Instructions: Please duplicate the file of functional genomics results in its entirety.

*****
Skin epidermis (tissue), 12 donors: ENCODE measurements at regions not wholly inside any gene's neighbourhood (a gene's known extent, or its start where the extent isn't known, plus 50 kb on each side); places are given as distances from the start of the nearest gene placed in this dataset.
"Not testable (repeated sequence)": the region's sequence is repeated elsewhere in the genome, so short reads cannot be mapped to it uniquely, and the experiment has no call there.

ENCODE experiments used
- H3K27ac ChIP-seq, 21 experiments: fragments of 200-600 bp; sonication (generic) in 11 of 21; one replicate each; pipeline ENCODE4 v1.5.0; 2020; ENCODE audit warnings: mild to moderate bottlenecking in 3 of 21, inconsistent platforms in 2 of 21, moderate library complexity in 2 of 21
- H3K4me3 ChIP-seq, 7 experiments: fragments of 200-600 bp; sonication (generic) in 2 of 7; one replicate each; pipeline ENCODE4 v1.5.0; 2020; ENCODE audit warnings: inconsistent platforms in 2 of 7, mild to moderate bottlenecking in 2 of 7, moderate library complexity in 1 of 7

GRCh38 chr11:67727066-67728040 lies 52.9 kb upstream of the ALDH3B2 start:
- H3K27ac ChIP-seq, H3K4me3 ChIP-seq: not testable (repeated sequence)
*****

Skin epidermis (tissue), 12 donors: ENCODE measurements at regions not wholly inside any gene's neighbourhood (a gene's known extent, or its start where the extent isn't known, plus 50 kb on each side); places are given as distances from the start of the nearest gene placed in this dataset.
"Not testable (repeated sequence)": the region's sequence is repeated elsewhere in the genome, so short reads cannot be mapped to it uniquely, and the experiment has no call there.

ENCODE experiments used
- H3K27ac ChIP-seq, 21 experiments: fragments of 200-600 bp; sonication (generic) in 11 of 21; one replicate each; pipeline ENCODE4 v1.5.0; 2020; ENCODE audit warnings: mild to moderate bottlenecking in 3 of 21, inconsistent platforms in 2 of 21, moderate library complexity in 2 of 21
- H3K4me3 ChIP-seq, 7 experiments: fragments of 200-600 bp; sonication (generic) in 2 of 7; one replicate each; pipeline ENCODE4 v1.5.0; 2020; ENCODE audit warnings: inconsistent platforms in 2 of 7, mild to moderate bottlenecking in 2 of 7, moderate library complexity in 1 of 7

GRCh38 chr11:67727066-67728040 lies 52.9 kb upstream of the ALDH3B2 start:
- H3K27ac ChIP-seq, H3K4me3 ChIP-seq: not testable (repeated sequence)